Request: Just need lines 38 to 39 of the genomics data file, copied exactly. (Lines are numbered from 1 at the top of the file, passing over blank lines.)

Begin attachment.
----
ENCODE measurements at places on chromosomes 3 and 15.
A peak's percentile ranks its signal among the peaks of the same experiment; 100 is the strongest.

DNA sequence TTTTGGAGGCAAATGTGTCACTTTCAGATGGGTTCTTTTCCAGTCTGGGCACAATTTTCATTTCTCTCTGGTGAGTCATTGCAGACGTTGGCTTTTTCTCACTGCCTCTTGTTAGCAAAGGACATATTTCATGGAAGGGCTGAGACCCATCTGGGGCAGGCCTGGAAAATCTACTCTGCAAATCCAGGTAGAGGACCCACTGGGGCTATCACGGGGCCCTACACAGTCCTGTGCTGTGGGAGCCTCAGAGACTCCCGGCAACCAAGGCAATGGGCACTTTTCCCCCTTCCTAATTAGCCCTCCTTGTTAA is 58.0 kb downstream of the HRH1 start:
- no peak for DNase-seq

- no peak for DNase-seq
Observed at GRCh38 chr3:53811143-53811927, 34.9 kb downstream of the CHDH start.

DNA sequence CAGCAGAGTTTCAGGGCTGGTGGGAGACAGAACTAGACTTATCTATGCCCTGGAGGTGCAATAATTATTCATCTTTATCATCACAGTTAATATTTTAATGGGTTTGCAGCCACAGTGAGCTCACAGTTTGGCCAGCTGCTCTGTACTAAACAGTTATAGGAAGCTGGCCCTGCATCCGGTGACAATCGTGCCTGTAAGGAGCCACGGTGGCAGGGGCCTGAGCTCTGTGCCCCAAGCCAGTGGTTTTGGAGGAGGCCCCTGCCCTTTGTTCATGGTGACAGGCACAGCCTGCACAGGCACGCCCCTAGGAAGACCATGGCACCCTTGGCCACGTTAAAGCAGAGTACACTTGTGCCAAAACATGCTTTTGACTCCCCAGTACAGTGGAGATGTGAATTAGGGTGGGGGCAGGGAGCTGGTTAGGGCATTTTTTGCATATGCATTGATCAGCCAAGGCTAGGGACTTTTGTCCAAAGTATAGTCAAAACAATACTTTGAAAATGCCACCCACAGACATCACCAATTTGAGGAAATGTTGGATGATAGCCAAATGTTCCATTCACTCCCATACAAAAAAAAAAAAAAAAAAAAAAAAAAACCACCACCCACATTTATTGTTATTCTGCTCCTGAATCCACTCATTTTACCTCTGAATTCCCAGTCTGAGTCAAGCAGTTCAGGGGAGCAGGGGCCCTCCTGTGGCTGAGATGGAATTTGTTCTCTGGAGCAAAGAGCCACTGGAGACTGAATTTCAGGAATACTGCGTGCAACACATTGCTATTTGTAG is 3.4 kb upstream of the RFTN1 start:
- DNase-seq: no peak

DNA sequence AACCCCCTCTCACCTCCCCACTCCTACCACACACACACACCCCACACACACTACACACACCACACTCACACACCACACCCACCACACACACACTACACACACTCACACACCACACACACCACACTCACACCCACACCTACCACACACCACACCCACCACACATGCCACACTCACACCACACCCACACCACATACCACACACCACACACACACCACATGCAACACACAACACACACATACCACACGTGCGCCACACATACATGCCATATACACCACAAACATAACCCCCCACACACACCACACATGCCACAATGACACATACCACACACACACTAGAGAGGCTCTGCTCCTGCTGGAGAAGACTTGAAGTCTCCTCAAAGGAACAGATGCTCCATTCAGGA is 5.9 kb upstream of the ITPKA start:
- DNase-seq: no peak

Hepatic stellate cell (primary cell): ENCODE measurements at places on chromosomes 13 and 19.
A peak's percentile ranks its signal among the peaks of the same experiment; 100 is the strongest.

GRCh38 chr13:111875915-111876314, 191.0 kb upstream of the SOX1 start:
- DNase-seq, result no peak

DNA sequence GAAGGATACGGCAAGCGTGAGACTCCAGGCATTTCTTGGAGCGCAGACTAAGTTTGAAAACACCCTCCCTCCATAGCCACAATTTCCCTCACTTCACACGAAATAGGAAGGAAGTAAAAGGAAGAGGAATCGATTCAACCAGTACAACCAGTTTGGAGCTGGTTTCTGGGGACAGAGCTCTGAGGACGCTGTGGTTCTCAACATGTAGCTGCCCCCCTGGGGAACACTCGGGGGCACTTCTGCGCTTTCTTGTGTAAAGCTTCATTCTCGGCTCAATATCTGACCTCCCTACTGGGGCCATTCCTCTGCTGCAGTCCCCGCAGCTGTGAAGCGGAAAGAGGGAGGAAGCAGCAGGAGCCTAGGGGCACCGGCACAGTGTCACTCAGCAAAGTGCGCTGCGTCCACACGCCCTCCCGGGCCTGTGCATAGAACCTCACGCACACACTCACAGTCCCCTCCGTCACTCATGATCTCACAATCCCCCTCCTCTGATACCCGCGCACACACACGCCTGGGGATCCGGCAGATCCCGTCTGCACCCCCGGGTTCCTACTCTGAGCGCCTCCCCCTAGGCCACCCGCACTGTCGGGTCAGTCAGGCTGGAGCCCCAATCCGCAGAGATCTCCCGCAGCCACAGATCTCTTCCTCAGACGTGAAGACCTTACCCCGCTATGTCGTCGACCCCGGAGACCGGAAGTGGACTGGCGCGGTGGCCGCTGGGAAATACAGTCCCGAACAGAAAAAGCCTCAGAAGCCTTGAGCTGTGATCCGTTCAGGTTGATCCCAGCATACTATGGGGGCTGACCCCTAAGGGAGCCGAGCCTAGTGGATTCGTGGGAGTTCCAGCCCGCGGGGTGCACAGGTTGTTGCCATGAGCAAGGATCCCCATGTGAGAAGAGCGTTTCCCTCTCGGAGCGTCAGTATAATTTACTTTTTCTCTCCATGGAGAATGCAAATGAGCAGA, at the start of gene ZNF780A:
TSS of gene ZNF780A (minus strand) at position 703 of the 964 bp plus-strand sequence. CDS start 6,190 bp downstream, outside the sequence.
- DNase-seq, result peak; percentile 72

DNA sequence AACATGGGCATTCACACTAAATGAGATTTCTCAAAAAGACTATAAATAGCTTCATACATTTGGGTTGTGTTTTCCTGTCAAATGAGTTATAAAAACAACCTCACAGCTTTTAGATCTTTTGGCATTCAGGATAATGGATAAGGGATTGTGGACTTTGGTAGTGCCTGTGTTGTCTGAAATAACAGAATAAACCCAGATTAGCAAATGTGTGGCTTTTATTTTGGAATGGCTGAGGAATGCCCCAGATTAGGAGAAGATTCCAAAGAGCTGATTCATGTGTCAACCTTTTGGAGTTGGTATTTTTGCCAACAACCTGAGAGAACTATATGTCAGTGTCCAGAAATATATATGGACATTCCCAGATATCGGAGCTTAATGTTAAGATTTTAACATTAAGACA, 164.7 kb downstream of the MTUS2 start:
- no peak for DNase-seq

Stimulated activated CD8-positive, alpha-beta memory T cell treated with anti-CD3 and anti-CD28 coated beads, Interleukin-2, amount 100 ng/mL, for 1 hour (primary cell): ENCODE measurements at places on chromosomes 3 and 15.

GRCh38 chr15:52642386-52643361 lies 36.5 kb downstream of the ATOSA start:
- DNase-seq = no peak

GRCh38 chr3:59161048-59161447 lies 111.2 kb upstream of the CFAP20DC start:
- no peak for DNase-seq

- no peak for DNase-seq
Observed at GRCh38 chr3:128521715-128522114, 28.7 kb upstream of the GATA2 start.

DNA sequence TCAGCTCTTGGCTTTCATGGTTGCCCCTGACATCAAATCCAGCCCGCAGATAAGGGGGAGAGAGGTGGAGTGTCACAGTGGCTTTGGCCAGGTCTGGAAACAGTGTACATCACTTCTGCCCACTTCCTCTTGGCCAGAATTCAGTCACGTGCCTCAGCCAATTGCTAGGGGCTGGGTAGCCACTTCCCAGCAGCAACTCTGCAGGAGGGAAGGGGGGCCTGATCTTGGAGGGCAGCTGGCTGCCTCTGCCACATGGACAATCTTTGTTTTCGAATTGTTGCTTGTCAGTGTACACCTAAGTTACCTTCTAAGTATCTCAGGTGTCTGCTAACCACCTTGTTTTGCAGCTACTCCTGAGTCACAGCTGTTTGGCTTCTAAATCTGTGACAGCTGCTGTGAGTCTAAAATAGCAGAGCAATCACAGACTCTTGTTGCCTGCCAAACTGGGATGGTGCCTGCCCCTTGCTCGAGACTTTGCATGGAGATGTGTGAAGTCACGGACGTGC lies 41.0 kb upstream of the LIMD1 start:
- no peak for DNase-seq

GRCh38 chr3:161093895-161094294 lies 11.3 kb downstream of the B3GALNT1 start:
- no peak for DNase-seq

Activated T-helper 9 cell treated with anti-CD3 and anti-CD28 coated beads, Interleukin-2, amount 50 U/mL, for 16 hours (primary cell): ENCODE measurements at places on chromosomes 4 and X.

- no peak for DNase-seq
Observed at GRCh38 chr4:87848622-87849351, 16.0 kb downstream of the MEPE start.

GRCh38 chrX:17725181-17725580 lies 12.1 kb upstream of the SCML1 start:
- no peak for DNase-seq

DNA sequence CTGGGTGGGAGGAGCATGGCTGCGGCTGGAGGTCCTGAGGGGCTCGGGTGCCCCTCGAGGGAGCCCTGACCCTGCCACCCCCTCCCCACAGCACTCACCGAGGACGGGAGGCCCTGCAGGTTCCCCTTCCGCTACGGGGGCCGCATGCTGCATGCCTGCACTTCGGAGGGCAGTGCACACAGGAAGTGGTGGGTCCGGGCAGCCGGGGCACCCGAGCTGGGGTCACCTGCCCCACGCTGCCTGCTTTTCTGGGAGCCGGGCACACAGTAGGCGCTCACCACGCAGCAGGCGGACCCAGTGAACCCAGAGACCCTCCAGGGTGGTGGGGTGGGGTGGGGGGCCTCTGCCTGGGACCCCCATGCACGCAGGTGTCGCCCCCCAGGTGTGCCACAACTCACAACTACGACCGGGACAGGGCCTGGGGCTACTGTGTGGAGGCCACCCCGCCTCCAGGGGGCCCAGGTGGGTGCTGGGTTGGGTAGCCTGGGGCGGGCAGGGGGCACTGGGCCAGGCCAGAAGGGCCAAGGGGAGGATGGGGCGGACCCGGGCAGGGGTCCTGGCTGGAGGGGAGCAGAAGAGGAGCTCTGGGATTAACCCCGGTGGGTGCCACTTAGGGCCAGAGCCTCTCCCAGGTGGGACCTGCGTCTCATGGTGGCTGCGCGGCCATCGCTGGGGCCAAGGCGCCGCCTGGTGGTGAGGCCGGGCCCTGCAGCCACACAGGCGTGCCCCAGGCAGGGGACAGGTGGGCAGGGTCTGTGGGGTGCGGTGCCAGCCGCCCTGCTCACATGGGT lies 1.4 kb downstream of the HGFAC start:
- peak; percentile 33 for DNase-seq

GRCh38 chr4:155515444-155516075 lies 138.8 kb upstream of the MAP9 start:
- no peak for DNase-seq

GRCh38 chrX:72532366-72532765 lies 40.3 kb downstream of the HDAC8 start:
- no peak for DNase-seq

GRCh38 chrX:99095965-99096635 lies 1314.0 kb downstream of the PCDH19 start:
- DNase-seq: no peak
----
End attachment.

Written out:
GRCh38 chr4:155515444-155516075 lies 138.8 kb upstream of the MAP9 start:
- no peak for DNase-seq